Crown Castle discloses SEC probe alongside Q3 earnings

cellular tower
In 2020 Crown Castle expects to install about 10,000 small cell nodes, similar to its 2019 figure.

As Crown Castle reported third-quarter earnings, the tower company also disclosed a probe by the Securities and Exchange Commission (SEC) into certain of its services business-related transactions.

An 8-K filing shows the SEC has requested company documents from 2015 through present related to Crown Castle’s capitalization and expense policies for tenant upgrades and installations in its services business.

Speaking on Crown Castle’s third-quarter earnings call, CFO Dan Schlanger said the subpoena was served in September and “requires us to produce certain documents but is not a finding of any violation of law has occurred. We believe our long-standing capitalization and expense policies are appropriate and we will of course cooperate fully with the SEC including in connection with their review of those policies.”

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Executives did not go into many additional details on the call about what the SEC is looking into, but in a Thursday note to investors MoffettNathanson analyst Nick Del Deo indicated that while the firm couldn’t be certain, several clues suggest differences in the way Crown Castle records certain costs related to services the company performs on its own towers, in contrast to peer SBA.  

RELATED: Crown Castle tower activity ramps up in Q2, municipality backlogs bog down small cell construction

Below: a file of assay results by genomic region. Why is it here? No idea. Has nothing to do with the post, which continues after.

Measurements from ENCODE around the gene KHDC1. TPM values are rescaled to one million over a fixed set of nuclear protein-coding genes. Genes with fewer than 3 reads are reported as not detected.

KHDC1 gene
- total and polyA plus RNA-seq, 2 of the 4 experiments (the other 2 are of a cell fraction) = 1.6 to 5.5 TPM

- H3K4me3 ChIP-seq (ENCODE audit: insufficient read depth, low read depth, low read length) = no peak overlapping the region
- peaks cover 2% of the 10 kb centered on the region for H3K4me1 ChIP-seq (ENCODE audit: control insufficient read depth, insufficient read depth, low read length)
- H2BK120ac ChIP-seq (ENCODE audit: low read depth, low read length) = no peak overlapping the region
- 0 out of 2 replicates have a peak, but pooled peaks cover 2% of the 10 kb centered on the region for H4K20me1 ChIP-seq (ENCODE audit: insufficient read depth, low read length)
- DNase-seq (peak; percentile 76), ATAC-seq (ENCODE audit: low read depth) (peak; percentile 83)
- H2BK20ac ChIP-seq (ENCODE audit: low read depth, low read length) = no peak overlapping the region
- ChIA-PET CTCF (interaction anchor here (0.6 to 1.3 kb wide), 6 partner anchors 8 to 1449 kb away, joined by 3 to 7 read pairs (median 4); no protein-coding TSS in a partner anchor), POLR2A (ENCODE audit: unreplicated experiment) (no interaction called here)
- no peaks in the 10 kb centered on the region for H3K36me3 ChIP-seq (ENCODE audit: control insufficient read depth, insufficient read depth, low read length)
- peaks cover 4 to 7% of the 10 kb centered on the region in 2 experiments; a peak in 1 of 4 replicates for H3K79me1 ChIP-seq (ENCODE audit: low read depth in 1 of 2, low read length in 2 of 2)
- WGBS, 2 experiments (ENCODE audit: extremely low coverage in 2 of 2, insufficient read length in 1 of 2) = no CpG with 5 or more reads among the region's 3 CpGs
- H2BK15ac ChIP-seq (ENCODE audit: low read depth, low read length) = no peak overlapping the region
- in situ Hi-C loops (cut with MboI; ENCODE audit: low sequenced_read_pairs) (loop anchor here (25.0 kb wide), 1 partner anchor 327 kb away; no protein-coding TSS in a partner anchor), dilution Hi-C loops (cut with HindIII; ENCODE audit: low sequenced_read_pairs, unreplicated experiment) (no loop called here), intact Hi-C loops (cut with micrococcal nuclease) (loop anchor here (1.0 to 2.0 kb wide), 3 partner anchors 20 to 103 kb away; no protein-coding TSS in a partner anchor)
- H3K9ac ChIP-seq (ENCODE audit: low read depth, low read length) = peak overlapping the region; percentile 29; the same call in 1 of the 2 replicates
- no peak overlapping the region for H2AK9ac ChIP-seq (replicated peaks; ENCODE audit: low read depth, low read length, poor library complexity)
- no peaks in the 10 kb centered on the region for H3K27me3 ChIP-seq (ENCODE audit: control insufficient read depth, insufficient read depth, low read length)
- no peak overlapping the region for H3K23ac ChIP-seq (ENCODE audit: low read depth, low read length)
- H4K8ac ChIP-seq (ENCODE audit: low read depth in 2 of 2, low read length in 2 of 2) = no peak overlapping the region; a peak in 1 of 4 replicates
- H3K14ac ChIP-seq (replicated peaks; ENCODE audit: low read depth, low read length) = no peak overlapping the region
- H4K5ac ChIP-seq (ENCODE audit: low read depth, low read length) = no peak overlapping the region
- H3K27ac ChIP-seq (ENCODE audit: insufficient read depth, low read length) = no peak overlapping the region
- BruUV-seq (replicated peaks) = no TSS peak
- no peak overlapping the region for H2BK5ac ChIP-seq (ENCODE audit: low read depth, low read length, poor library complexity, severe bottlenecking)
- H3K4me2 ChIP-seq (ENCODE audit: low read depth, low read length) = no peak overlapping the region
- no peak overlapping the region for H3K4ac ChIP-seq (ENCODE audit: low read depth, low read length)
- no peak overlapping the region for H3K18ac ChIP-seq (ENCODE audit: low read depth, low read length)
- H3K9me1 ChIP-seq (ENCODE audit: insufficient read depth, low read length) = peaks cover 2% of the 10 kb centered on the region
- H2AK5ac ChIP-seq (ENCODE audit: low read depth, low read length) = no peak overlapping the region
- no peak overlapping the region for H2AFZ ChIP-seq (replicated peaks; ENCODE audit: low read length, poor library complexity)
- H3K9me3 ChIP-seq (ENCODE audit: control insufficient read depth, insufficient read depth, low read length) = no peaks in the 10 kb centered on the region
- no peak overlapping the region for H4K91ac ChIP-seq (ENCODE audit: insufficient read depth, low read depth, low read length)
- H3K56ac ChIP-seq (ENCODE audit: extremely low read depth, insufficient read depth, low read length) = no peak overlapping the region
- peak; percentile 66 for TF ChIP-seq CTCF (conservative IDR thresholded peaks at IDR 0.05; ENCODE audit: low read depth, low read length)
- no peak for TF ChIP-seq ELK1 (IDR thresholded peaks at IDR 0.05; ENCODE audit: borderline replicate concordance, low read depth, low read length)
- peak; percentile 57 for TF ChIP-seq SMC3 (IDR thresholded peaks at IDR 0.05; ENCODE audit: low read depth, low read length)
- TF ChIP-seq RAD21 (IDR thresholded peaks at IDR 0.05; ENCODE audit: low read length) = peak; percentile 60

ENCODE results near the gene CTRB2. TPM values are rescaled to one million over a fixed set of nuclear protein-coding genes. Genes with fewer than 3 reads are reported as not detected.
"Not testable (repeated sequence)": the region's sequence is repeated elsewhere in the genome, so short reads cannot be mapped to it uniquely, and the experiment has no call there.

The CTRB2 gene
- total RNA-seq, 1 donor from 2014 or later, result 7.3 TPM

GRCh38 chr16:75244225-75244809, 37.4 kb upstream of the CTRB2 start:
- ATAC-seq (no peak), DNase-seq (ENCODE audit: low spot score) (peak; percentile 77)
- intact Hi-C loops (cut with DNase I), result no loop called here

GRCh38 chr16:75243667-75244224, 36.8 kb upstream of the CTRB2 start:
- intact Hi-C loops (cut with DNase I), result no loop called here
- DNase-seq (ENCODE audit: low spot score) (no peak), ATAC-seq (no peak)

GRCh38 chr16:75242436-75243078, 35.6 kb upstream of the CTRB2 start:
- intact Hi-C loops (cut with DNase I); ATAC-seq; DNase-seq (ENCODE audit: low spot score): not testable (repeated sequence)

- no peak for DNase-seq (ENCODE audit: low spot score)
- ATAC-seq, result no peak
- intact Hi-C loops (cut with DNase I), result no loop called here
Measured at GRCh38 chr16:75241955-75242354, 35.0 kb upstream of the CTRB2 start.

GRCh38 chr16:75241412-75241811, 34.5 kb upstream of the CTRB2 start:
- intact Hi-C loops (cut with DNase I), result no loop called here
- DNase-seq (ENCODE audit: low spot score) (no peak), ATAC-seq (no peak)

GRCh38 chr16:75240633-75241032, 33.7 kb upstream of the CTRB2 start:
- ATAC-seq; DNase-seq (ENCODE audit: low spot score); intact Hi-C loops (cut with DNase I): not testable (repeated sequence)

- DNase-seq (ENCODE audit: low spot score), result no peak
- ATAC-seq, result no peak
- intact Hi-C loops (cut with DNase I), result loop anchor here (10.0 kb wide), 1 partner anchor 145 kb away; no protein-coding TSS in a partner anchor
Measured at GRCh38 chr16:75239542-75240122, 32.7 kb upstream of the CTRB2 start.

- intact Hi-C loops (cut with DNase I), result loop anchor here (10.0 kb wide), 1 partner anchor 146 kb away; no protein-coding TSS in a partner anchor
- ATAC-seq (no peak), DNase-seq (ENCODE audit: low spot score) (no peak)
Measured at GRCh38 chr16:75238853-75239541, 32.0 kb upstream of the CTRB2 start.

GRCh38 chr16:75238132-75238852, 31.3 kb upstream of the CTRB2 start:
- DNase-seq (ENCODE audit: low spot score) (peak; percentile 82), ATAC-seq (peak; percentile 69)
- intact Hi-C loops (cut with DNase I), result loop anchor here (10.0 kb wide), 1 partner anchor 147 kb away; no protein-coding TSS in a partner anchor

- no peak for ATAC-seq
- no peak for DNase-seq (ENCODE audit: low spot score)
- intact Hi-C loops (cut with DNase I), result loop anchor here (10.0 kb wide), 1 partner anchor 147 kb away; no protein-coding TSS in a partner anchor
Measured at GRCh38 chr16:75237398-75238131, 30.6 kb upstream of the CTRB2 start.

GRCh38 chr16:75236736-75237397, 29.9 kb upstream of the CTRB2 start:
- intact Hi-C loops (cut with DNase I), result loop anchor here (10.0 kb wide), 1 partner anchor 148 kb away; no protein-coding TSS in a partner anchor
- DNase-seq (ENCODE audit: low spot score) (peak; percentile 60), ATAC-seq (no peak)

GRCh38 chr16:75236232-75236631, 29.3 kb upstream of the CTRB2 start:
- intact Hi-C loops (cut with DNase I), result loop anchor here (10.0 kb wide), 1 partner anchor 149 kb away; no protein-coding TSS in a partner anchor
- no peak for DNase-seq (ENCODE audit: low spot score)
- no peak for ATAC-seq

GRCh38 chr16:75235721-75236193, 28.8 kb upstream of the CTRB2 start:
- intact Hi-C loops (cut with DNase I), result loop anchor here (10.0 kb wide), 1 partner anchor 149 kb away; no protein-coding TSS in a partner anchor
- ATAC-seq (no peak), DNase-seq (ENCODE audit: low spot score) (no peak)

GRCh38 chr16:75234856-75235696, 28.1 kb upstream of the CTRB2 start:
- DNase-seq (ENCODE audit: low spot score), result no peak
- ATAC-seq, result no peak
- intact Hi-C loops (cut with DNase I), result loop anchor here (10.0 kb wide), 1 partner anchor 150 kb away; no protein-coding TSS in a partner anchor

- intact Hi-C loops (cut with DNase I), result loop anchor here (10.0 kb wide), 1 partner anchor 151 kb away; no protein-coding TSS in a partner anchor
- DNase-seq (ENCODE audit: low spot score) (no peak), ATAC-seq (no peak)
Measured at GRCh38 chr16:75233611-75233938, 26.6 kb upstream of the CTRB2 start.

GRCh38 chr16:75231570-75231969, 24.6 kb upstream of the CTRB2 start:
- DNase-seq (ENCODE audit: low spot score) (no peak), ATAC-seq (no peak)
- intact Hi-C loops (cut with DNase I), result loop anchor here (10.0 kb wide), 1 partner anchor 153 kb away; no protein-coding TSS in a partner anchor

“Unlike independent providers of contracting services (Dycom, Mastec, Quanta), Crown Castle is performing the work on its own infrastructure, creating a plausible opening to justify that the work improves the revenue-generating potential of its assets and some of the costs should be capitalized rather than expensed,” wrote Del Deo. “However, this is at odds with peer SBA’s policy of expensing all services costs.”

So while Crown Castle “has a legitimate basis for its policy,” the firm still thinks “there is a good chance” it will have to change those capitalization and expense policies and/or restate its third-quarter results.

“While not the end of the world, these changes are large enough to take note of,” wrote Del Deo.  

Crown Castle CEO Jay Brown on the earnings call said the company does not have any indication of timing as to when they need to fulfill the SEC request, but reiterated Crown Castle is fully cooperating and will “work through the process as appropriate.”

Strong tower activity continues

In terms of earnings, Brown said in 2019 the company is experiencing the highest level of tower leasing activity in more than a decade and expects to generate a similar level of new leasing activity in 2020, pointing to carriers’ continued investments in 4G LTE to keep up with increasing growth in mobile data traffic demands.  

At the mid-point in 2020, Crown Castle estimates site rental revenue will be up 5% year over year to $5.21 billion, adjusted EBIDTA up 5% to $3.59 billion, and AFFO up 8% to $2.68 billion. 

The 2020 outlook assumes that T-Mobile and Sprint’s pending merger will close before the first quarter of next year. That outcome, of course, is still in flux, with formal approval from the FCC this week, but a trial in a lawsuit brought by a coalition of 16 state attorneys general to block the deal is still ahead.  

A note to investors put out by NewStreet Research ahead of the earnings call said Crown Castle’s 2020 guidance was not as good as it seemed.